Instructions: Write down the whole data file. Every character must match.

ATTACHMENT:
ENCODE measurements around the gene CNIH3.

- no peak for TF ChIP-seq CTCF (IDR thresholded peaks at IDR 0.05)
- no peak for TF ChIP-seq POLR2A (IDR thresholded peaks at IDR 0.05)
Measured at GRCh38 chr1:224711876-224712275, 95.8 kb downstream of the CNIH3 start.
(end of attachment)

ENCODE measurements around the gene CNIH3.

- no peak for TF ChIP-seq CTCF (IDR thresholded peaks at IDR 0.05)
- no peak for TF ChIP-seq POLR2A (IDR thresholded peaks at IDR 0.05)
Measured at GRCh38 chr1:224711876-224712275, 95.8 kb downstream of the CNIH3 start.